Getting back to Pope, fans at the game or tuning in via Twitter stream saw the 6’10 junior get off to a hot start.  That wasn’t anything new; he racked up a few easy buckets against Arizona State.  But even in those early possessions, Pope was operating with some room to breathe.  The Aztecs had adjusted.  The entry passer no longer stood 5-8 feet from Pope as he sized up his man.  Dakarai Allen found himself all alone for an easy slam after Pope dimed him up slashing to the rim.  Allen had darted to screen for Trey Kell at the top of the key.  Both defenders were clearly thinking about Kell’s three point stroke—Allen slipped to the basket free of any resistance.

Not every team issue is an insurmountable obstacle.  Pope and Cheatham were being suffocated by double teams.  SDSU finally started with the easy fix: Suck the defense in with a cutter bolting to the rim and be sure the other three guys are threats to catch and shoot it.  (They already had been doing the latter.)

Fast forward to later in the half.  Pope sets a ball screen for Trey Kell.  Kell probes then throws it back to Pope for a triple.  Next trip down, Montaque Gill-Caesar looks to feed Cheatham on the left block.  Pope sprints to the rim.  Gill-Caesar skips it to Dakarai Allen at the opposite wing.  Allen immediately shovels the extra pass to Kell in the corner for another triple.  Who says this team can’t create wide open looks?  Timing and spacing matter.  Teams need time to nail those things down because dozens of lineup combinations end up seeing time together over the course of a season.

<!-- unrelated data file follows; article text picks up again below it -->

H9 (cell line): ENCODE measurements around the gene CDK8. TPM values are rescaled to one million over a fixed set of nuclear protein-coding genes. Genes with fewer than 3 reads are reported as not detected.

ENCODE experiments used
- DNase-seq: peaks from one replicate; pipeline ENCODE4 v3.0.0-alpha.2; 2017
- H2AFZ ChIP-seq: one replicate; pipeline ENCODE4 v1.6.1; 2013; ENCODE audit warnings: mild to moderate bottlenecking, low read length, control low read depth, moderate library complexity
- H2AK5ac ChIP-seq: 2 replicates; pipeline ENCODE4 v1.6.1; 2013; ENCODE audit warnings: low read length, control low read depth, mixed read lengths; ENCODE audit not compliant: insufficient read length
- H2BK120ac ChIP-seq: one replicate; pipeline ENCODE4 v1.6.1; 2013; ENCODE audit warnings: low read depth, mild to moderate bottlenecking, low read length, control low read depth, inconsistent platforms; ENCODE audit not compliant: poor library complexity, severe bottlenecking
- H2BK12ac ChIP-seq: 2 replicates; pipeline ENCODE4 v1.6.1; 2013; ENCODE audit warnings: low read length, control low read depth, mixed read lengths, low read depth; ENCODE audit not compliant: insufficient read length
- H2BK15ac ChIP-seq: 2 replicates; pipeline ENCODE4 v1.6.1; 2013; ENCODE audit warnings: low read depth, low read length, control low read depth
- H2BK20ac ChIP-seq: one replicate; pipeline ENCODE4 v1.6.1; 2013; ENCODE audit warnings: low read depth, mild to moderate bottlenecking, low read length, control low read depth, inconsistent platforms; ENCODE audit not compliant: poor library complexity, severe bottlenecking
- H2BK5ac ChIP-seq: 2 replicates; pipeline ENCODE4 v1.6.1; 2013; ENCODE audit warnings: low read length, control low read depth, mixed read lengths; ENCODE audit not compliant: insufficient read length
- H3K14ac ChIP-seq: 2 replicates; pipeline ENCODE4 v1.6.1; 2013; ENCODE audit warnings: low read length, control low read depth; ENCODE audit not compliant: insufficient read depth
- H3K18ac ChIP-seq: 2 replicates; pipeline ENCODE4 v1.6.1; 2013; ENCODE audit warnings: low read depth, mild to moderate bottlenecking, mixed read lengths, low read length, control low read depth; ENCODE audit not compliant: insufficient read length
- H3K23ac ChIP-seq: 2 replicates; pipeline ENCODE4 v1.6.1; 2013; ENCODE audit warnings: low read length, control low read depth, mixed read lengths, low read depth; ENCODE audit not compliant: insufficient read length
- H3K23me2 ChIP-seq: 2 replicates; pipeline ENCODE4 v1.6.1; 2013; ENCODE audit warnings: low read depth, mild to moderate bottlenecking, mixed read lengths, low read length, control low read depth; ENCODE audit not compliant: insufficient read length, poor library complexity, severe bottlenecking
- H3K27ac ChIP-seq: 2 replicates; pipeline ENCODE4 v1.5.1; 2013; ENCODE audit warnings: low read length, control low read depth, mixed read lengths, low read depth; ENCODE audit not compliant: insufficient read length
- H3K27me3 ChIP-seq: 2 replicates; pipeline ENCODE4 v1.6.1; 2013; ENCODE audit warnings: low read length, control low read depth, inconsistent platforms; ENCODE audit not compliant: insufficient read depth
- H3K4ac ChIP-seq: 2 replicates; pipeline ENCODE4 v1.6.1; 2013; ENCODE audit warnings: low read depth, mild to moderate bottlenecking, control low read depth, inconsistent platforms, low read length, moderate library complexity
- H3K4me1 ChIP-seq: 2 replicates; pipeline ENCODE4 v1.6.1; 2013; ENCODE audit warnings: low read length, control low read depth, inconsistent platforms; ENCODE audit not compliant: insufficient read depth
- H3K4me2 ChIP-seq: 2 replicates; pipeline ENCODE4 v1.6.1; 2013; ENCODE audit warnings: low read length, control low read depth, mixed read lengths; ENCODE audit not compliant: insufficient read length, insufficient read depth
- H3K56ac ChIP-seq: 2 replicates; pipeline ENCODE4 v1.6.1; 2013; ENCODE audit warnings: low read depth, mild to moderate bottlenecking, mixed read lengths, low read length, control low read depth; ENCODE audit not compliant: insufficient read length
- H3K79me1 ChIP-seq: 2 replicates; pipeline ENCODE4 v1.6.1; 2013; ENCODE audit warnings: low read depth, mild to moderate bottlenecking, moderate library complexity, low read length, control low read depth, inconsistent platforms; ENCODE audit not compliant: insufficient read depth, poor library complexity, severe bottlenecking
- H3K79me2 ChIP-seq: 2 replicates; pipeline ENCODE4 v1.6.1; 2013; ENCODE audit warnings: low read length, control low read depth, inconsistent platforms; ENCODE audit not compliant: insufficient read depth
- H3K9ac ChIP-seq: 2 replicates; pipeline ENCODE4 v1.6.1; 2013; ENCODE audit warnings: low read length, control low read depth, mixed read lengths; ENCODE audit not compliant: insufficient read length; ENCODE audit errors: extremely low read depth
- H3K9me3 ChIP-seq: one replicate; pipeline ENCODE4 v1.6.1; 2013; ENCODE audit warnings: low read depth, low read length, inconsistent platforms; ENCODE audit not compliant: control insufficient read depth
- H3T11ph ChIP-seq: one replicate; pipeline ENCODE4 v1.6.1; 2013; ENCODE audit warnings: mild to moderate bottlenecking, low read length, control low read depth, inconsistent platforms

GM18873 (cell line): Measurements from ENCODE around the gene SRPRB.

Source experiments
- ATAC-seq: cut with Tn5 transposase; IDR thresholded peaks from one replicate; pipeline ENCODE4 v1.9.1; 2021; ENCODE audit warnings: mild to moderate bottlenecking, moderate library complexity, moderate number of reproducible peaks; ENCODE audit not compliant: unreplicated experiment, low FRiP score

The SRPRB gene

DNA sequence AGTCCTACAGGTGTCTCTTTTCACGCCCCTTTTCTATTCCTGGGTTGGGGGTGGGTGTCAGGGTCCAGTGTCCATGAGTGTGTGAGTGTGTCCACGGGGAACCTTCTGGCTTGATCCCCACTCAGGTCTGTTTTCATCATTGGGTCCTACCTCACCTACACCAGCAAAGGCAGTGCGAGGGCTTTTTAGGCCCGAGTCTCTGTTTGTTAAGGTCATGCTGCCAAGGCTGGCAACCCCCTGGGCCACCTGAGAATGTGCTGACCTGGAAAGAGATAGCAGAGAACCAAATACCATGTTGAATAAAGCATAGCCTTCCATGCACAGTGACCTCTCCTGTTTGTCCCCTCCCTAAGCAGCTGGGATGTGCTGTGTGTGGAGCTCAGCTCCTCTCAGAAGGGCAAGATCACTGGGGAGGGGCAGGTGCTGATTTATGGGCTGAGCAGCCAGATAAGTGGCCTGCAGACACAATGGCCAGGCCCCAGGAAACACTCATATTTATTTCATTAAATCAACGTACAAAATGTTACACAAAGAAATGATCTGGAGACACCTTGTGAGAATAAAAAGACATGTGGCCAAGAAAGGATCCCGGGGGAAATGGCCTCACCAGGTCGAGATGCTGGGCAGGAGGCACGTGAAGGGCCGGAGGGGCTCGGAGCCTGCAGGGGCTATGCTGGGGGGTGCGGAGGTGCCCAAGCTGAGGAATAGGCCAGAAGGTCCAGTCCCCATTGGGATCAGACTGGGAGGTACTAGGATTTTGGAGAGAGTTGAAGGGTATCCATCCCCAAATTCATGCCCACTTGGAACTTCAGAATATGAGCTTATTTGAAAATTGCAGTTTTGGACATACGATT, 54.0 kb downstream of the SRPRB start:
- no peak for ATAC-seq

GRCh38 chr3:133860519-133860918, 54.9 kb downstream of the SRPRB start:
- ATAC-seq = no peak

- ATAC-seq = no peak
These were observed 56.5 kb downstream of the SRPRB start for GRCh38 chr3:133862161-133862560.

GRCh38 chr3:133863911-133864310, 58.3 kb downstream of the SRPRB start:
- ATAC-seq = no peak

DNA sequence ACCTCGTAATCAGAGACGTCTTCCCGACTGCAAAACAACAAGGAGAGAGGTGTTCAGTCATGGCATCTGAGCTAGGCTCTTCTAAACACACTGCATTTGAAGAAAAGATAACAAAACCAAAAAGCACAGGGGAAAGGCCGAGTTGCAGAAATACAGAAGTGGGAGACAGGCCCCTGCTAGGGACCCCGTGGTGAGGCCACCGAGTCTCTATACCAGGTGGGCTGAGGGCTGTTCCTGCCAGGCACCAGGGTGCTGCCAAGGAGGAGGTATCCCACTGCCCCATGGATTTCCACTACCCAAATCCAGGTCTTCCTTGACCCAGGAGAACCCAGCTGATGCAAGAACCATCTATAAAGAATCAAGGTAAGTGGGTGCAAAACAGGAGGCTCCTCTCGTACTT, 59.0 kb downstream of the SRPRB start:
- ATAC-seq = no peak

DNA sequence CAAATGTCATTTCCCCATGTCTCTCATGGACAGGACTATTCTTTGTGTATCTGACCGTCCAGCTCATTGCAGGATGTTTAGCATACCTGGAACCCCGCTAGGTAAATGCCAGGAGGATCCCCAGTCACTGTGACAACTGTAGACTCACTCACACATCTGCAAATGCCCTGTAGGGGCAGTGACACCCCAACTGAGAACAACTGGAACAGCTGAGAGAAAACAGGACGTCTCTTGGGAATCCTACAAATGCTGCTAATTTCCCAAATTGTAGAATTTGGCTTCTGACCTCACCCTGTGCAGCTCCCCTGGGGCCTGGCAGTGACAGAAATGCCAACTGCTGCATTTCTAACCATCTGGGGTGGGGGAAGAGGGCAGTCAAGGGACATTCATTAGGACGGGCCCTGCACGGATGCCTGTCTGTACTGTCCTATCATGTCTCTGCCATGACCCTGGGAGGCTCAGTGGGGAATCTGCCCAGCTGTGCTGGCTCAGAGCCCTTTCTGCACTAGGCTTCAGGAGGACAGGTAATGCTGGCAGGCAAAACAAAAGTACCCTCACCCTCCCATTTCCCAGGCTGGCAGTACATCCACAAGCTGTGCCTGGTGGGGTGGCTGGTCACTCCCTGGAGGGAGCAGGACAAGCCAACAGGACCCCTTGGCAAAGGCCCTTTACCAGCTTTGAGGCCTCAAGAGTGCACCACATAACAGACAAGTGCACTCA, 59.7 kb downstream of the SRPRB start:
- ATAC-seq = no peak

And we did see a new combination Monday night.  Pope, Cheatham and Valentine Izundu played a stint together in each half.  Gill-Caesar spent some time with that unit.  Pick your poison between Jeremy Hemsley and Kell with those four and you’ll have no trouble finding mismatches to attack in the post.  That group does come with some obvious caveats—SDSU needs to pick and pop with Pope to put him at an advantage to shoot it or attack from the top of the key and Izundu needs to catch without holding the ball at his knees before making a decision.

Izundu strung together a few quick catches and (attempts at) strong two handed finishes.  And as mentioned once again, the Pope pick and pop was finally picked back up off the shelf.  The disappearance of that simple action is truly puzzling.  Pope’s jump shot never went anywhere.  He stopped getting those easy looks to shoot it or drive because the team stopped asking him to set as many ball screens.  Wouldn’t your individual pick up game suffer if your easiest opportunities to score were to vanish in one fell swoop?